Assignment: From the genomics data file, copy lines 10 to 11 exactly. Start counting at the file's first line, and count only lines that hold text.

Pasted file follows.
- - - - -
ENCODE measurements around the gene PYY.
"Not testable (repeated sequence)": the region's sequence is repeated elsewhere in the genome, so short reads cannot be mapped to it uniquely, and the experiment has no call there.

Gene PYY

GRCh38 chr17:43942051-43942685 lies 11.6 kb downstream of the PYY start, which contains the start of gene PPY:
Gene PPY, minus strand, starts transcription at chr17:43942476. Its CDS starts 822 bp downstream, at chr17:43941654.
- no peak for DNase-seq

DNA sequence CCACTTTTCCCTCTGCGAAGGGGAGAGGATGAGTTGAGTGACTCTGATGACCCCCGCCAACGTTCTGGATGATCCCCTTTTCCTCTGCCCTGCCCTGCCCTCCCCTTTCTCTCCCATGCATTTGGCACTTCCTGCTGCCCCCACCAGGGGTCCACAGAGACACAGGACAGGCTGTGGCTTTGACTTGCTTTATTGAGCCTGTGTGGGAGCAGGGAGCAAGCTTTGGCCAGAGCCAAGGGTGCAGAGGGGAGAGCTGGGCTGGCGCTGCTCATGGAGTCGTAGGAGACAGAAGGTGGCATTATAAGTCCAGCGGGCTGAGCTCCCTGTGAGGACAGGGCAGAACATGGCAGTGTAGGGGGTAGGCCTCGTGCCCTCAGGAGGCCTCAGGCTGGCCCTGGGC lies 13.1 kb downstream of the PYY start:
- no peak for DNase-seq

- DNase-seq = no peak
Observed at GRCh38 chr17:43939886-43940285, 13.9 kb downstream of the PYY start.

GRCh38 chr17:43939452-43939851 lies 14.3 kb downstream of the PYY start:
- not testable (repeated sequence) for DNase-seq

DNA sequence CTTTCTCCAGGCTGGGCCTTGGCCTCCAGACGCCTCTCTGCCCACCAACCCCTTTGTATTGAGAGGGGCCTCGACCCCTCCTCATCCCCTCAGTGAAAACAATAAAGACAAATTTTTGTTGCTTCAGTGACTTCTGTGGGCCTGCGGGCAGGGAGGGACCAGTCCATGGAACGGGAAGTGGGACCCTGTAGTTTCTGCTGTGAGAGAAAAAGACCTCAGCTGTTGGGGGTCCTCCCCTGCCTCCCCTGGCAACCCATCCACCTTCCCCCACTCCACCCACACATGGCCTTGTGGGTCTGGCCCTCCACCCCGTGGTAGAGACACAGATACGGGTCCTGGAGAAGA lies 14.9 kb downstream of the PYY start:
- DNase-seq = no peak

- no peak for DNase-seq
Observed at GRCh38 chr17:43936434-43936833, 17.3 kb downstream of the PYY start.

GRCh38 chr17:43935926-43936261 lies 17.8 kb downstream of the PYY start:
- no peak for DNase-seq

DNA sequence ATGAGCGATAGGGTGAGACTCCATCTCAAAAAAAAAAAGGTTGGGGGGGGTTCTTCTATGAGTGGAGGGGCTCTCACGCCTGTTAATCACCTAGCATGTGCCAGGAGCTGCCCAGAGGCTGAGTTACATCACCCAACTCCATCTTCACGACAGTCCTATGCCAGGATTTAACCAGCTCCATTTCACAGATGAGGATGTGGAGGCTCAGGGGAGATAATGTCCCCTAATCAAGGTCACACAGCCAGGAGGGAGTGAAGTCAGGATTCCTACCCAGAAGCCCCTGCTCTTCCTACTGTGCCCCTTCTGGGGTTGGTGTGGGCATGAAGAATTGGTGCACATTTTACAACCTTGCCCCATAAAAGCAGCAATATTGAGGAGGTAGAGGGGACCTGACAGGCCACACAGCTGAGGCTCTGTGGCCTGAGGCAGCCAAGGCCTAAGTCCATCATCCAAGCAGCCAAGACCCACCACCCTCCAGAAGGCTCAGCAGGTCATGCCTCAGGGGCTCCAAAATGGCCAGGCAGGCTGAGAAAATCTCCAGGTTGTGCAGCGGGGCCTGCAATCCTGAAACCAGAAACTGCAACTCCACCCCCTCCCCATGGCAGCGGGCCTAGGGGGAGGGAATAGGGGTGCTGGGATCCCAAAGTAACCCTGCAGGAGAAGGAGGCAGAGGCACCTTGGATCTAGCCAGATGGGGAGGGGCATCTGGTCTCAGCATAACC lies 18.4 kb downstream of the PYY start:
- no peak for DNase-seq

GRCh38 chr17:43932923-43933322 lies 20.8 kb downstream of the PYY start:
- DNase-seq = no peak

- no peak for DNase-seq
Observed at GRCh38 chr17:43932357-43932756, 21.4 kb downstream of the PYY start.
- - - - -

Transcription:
Observed at GRCh38 chr17:43939886-43940285, 13.9 kb downstream of the PYY start.

GRCh38 chr17:43939452-43939851 lies 14.3 kb downstream of the PYY start: